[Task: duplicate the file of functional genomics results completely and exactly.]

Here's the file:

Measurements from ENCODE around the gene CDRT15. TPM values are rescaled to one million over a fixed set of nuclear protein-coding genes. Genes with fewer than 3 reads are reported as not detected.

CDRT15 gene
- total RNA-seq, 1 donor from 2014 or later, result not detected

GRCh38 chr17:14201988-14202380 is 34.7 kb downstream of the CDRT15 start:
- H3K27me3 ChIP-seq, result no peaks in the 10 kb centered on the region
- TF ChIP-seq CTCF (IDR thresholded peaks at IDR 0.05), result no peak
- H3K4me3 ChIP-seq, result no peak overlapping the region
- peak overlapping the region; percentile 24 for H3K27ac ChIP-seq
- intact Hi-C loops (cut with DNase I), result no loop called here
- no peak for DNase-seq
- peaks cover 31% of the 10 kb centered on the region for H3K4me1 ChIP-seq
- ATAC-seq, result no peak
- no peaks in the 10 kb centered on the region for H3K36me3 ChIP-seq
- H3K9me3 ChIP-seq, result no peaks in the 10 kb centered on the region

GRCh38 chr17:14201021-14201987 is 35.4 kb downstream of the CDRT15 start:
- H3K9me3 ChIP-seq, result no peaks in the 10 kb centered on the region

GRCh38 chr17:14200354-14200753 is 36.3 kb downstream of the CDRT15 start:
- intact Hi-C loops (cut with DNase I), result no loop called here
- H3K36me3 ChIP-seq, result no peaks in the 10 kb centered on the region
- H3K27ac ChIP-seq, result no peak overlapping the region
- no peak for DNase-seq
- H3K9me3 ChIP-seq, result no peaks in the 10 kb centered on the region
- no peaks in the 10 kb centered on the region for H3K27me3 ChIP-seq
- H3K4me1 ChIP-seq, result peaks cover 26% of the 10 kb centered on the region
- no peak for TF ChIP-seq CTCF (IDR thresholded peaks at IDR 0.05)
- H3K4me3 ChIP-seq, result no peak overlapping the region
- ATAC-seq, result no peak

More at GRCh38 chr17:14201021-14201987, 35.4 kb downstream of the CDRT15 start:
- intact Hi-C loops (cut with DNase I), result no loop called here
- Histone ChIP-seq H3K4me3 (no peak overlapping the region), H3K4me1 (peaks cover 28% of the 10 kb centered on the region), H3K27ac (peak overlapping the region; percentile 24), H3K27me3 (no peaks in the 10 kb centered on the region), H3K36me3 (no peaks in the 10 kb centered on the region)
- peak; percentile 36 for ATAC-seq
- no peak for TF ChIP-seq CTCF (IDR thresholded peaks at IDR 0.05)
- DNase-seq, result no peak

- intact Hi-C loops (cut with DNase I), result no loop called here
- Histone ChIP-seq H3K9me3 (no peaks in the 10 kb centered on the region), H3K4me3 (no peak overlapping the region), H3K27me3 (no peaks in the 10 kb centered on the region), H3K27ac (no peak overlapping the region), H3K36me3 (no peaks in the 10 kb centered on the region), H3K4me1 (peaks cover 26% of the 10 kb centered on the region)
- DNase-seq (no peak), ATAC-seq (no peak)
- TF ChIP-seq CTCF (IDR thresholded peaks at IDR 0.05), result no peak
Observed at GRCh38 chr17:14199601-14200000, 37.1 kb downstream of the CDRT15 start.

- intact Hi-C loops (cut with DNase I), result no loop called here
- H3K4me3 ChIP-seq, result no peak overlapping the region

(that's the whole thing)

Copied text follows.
Measurements from ENCODE around the gene CDRT15. TPM values are rescaled to one million over a fixed set of nuclear protein-coding genes. Genes with fewer than 3 reads are reported as not detected.

CDRT15 gene
- total RNA-seq, 1 donor from 2014 or later, result not detected

GRCh38 chr17:14201988-14202380 is 34.7 kb downstream of the CDRT15 start:
- H3K27me3 ChIP-seq, result no peaks in the 10 kb centered on the region
- TF ChIP-seq CTCF (IDR thresholded peaks at IDR 0.05), result no peak
- H3K4me3 ChIP-seq, result no peak overlapping the region
- peak overlapping the region; percentile 24 for H3K27ac ChIP-seq
- intact Hi-C loops (cut with DNase I), result no loop called here
- no peak for DNase-seq
- peaks cover 31% of the 10 kb centered on the region for H3K4me1 ChIP-seq
- ATAC-seq, result no peak
- no peaks in the 10 kb centered on the region for H3K36me3 ChIP-seq
- H3K9me3 ChIP-seq, result no peaks in the 10 kb centered on the region

GRCh38 chr17:14201021-14201987 is 35.4 kb downstream of the CDRT15 start:
- H3K9me3 ChIP-seq, result no peaks in the 10 kb centered on the region

GRCh38 chr17:14200354-14200753 is 36.3 kb downstream of the CDRT15 start:
- intact Hi-C loops (cut with DNase I), result no loop called here
- H3K36me3 ChIP-seq, result no peaks in the 10 kb centered on the region
- H3K27ac ChIP-seq, result no peak overlapping the region
- no peak for DNase-seq
- H3K9me3 ChIP-seq, result no peaks in the 10 kb centered on the region
- no peaks in the 10 kb centered on the region for H3K27me3 ChIP-seq
- H3K4me1 ChIP-seq, result peaks cover 26% of the 10 kb centered on the region
- no peak for TF ChIP-seq CTCF (IDR thresholded peaks at IDR 0.05)
- H3K4me3 ChIP-seq, result no peak overlapping the region
- ATAC-seq, result no peak

More at GRCh38 chr17:14201021-14201987, 35.4 kb downstream of the CDRT15 start:
- intact Hi-C loops (cut with DNase I), result no loop called here
- Histone ChIP-seq H3K4me3 (no peak overlapping the region), H3K4me1 (peaks cover 28% of the 10 kb centered on the region), H3K27ac (peak overlapping the region; percentile 24), H3K27me3 (no peaks in the 10 kb centered on the region), H3K36me3 (no peaks in the 10 kb centered on the region)
- peak; percentile 36 for ATAC-seq
- no peak for TF ChIP-seq CTCF (IDR thresholded peaks at IDR 0.05)
- DNase-seq, result no peak

- intact Hi-C loops (cut with DNase I), result no loop called here
- Histone ChIP-seq H3K9me3 (no peaks in the 10 kb centered on the region), H3K4me3 (no peak overlapping the region), H3K27me3 (no peaks in the 10 kb centered on the region), H3K27ac (no peak overlapping the region), H3K36me3 (no peaks in the 10 kb centered on the region), H3K4me1 (peaks cover 26% of the 10 kb centered on the region)
- DNase-seq (no peak), ATAC-seq (no peak)
- TF ChIP-seq CTCF (IDR thresholded peaks at IDR 0.05), result no peak
Observed at GRCh38 chr17:14199601-14200000, 37.1 kb downstream of the CDRT15 start.

- intact Hi-C loops (cut with DNase I), result no loop called here
- H3K4me3 ChIP-seq, result no peak overlapping the region